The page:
BrainPOP – this enormous video encyclopedia of topics is offering free access during school closures.  My kids can literally spend all day surfing different topics and learning a ton of interesting facts.  BrainPOP Jr. is for grades K-3, and BrainPOP is for upper elementary and middle school.  Subjects cover literally everything from math, science, STEM, current new, art, health, and more.

Kid’s Animated History with Pipo – if you have Amazon Prime, this amazing history resource is free.  32 episodes of fast-paced, wide-ranging lessons on ancient history are geared towards the elementary age range.

PBS on Amazon – PBS offers a lot of amazing documentaries for free with Prime membership.  Shows like Big Pacific, Life on a Reef, Nature (season 4 only), NOVA, NOVA Wonders, The Brain, The Story of ChinaFirst Civilizations, and more, are in-depth enough for both upper elementary and teens.  These educational documentaries are high quality and interesting, and you might even find yourself watching along with them!

iCivics – Free online games and resources with a civics focus – especially timely as election season is here.

Epic – Keep them reading with this amazing online library of ebooks.  It costs $7.99 a month, but is free for the first 30 days.  It includes everything from young adult books to read-aloud books for young children.

Teach Your Monster To Read – if your child is practicing reading, this free game is great to learn phonics.  The computer version is free, but if you want an app for your device there’s a small fee.  My kids highly recommend this app!

Scratch – if  your kid is into coding (and hasn’t done this already) then let them loose on this free coding platform.  It’s intuitive, fun, and built by MIT.

Teachers Pay Teachers – this massive, teacher-created Etsy of educational materials has a free filter – check that and your kid’s grade level to find lots of free materials.  Every TpT author is required to have at least 1 free item, and many have even more.  If you’re looking for something to fill in a project, TpT is the place to find it.  And if you happen to find a resource that you love, remember that purchasing it helps support teachers.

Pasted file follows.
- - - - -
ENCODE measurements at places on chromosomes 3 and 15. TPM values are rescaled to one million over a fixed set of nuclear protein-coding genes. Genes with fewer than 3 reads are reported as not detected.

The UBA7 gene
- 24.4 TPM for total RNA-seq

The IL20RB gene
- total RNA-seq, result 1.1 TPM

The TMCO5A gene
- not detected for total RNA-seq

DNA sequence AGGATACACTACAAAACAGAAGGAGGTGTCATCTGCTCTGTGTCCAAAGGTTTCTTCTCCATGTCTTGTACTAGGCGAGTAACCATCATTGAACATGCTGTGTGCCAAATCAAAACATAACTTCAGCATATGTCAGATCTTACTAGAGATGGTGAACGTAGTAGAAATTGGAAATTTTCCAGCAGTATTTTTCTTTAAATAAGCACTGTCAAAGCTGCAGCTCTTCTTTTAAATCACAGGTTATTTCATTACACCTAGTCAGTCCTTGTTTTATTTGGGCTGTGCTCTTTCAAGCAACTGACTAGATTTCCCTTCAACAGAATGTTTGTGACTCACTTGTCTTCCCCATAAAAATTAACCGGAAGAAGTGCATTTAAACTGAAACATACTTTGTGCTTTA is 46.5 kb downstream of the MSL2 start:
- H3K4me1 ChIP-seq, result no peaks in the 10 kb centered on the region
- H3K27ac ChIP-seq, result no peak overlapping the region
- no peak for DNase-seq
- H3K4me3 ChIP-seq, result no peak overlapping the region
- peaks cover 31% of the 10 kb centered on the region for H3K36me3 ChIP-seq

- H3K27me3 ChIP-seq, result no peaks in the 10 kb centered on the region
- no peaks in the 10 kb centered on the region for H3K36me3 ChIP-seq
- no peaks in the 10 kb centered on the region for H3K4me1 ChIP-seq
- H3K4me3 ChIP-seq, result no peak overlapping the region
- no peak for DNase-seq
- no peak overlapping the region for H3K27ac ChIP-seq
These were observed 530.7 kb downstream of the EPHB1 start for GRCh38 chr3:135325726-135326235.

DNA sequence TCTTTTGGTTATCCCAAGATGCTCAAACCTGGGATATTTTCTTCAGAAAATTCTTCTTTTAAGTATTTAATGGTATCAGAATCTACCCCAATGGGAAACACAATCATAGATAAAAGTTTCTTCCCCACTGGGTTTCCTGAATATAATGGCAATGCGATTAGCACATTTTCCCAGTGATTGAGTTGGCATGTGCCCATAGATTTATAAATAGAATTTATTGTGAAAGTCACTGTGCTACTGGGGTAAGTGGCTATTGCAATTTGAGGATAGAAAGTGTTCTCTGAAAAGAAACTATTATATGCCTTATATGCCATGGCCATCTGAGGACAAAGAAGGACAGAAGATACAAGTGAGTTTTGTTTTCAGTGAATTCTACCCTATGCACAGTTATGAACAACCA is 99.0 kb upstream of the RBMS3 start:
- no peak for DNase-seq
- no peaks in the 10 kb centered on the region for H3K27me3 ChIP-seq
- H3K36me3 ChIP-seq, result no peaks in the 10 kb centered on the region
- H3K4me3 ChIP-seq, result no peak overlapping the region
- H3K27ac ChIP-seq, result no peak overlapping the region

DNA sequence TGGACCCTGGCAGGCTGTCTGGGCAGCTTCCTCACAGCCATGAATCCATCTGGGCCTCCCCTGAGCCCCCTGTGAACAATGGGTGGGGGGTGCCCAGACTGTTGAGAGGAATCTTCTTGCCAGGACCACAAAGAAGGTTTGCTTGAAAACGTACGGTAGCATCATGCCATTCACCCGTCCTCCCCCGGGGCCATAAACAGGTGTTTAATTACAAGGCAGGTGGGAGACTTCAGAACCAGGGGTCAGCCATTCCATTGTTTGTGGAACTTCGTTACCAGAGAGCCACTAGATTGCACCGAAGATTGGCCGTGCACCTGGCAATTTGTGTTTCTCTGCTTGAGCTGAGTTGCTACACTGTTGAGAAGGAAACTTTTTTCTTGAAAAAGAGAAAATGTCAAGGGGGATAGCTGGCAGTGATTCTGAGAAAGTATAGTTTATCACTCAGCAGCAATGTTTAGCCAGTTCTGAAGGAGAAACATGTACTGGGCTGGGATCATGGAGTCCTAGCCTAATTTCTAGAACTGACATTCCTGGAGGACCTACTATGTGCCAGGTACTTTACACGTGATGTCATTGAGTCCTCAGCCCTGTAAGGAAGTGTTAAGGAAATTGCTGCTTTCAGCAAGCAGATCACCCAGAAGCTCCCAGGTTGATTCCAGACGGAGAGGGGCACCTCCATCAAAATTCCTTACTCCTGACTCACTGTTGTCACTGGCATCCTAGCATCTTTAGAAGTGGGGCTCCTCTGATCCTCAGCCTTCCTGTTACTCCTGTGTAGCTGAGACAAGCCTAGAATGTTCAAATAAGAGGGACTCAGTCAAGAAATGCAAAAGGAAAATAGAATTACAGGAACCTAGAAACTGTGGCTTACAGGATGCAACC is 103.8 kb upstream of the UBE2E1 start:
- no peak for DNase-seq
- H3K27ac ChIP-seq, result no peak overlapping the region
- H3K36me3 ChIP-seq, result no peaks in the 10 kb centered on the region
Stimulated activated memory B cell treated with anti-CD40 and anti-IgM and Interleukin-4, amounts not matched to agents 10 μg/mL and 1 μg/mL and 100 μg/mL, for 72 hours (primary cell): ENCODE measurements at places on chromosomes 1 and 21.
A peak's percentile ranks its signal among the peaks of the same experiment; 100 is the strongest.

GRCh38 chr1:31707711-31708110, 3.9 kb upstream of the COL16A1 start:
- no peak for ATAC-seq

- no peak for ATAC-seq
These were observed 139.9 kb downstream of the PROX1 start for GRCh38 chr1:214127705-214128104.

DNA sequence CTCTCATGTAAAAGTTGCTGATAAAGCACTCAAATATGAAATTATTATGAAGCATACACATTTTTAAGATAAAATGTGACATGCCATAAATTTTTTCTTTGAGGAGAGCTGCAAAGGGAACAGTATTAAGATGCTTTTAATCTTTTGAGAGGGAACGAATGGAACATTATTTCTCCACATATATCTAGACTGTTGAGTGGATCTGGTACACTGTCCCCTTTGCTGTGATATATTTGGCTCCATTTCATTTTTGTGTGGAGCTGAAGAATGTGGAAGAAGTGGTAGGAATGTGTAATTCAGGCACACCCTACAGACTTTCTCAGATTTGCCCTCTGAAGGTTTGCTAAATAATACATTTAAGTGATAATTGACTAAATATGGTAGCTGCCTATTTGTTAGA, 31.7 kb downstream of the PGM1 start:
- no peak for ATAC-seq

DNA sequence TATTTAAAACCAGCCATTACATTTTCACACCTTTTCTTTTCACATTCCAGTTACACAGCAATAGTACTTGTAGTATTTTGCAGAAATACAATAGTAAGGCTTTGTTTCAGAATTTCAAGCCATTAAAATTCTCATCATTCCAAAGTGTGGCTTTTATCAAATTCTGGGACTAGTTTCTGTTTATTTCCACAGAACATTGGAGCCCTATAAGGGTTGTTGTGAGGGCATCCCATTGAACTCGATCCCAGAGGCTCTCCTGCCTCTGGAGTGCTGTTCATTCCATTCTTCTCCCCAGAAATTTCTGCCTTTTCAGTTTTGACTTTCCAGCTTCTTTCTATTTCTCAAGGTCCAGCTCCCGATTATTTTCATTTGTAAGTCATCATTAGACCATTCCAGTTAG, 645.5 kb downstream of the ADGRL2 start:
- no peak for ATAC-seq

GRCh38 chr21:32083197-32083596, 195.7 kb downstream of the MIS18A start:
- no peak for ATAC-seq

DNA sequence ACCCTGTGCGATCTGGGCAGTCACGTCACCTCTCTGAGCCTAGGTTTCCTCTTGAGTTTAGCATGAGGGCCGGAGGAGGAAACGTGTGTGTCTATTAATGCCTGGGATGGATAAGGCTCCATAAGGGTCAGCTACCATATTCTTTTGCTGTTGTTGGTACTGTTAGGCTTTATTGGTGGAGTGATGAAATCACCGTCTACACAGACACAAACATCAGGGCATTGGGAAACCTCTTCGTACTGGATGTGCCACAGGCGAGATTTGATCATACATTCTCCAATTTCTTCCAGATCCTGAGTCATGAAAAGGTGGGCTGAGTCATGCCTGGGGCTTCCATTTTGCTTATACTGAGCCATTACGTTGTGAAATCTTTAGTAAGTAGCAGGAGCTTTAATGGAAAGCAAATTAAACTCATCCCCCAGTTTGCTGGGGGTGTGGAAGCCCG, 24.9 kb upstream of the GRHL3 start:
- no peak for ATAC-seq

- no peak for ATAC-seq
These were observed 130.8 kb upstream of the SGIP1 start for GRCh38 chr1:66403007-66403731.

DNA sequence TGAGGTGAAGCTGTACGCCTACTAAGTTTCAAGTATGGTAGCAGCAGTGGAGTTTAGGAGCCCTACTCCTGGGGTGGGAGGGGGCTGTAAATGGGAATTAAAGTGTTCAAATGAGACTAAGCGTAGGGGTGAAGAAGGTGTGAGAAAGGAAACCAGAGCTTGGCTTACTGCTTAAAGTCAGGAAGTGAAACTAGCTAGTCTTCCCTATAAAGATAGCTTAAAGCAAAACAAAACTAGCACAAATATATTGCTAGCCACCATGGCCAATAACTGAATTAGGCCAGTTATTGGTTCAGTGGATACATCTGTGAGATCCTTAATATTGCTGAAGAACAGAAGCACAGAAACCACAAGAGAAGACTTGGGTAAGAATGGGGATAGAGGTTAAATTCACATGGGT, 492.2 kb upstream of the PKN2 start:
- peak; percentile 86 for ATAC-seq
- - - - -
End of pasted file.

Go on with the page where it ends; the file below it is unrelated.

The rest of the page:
Gameschooling – chances are, you already have a few amazing board games that would be sneaky educational material.  Look for ideas and suggestions on Meg Grooms’ massive list of games by subject, and have some fun!

Specdrum’s Mix app – the maker of Sphero has created an amazing product called Specdrums that uses color to create music.  While the Specdrums themselves are quite pricy, the app that goes with them is free – and you can create some really cool stuff just using the app.  I’ve linked the Android version, but they do have an Apple version available as well.

 

While I’ve linked a LOT of stuff, please remember that you don’t have to do it all.  You don’t have to do it all day, either!  For kids in public school, a lot of instructional time is lost to bathroom breaks, getting everyone to settle down, giving instructions on how to do the assignment, and so on.  For elementary students, don’t go over a few hours per day or you risk burning them out.  Older students will have a longer time span, but still limit school work to a reasonable amount of time.

 

Good luck, and best of health to everyone!

 

 

 

 

 

School canceled? Here’s a few ideas to help